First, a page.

Noah Smith discusses an interesting question in his latest at Bloomberg:
“why do so many Wall Street people seem to hate [Fed policy]”
He goes on to describe three theories:
- The Rentier Theory which states that Wall Street serves the rich and Fed policy can cause inflation which hurts the wealthy.
- the Fed Whale theory which states that the Fed is so powerful that it can diminish the power Wall Street might have over the market.
- the Behavioral Theory which basically states that low rates makes it hard to charge higher fees.
There’s a good deal of truth in each of those, but I think we can add to it since, well, I am a financial type.
People who are directly involved in the markets tend to believe that the markets are irrational and unstable. Traders make a living taking advantage of the mistakes that other traders make. They tend to think like gamblers – that is, there’s a well understood probability distribution as Noah says. But when someone comes in and starts changing the rules then the game looks “rigged”. Likewise, when the Fed comes in and starts tinkering with the markets the game looks “rigged”. This makes it much harder to predict that probability distribution.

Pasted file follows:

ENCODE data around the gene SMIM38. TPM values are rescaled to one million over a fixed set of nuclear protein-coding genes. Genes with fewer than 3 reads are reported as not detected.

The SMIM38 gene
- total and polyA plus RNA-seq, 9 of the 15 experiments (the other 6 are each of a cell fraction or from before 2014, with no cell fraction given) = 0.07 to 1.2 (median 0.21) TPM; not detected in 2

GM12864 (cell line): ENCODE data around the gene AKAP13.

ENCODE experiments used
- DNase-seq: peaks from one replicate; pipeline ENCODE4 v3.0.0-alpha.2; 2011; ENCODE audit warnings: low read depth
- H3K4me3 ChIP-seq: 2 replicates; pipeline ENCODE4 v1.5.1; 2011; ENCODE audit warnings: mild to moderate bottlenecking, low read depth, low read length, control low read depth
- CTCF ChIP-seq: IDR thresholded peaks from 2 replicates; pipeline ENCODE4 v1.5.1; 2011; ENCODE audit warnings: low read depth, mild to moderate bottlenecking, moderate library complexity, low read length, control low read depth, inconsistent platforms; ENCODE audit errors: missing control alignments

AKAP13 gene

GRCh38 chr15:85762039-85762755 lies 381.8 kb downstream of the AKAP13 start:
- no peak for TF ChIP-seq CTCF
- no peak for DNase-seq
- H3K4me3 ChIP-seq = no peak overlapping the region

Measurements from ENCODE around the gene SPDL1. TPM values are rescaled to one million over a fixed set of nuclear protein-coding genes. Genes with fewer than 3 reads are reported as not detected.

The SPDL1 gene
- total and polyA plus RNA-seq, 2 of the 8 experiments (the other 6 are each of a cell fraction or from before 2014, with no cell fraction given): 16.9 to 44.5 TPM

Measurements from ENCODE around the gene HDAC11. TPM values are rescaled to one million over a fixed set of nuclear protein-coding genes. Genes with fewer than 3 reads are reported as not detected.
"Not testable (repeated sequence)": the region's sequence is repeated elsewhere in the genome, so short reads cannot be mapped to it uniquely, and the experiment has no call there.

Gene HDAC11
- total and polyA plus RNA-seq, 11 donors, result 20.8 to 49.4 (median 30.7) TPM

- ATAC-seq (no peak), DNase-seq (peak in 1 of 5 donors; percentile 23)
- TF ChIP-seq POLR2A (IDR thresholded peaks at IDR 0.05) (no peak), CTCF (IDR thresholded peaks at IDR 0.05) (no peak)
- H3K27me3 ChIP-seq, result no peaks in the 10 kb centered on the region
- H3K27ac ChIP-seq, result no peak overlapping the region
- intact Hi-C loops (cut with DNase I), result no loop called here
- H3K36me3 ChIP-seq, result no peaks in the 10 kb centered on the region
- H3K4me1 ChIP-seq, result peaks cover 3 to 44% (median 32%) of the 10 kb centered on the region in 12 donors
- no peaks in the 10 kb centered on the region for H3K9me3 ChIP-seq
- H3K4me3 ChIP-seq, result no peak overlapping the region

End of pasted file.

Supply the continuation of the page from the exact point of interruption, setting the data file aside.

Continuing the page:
There’s also a strong behavioral aspect here. Traders tend to love behavioral finance because they can relate to it. Traders see how irrational their own thinking is so the whole field of behavioral finance seems so intuitive and obvious to us. Financial types worry about Fed intervention because they (we) think that the markets are made up of irrational and behaviorally biased investors. If you take those irrational investors and do things that might make them act even more irrational then that could cause bubbles or other market turbulence that could actually makes matters worse.
I personally don’t think the concerns expressed by financial types about Fed intervention are unwarranted (because I am a biased financial type). After all, the Fed is basically an entity designed to make the banking system more efficient. But the Fed is hardly an infallible entity acting in a perfectly rational fashion. And I guess that’s ultimately the concern – if you have this uber powerful entity steering the markets or exerting an excessive amount of influence in one direction or another then it makes sense that their good decisions will look very good and their bad decisions will look very bad. I am certainly not one who is against Fed intervention at times, but I think it would be equally silly to assume that the Fed is infallible or that its actions can’t negatively impact the economy. So that’s why I think it’s healthy to approach Fed policy with some level of skepticism….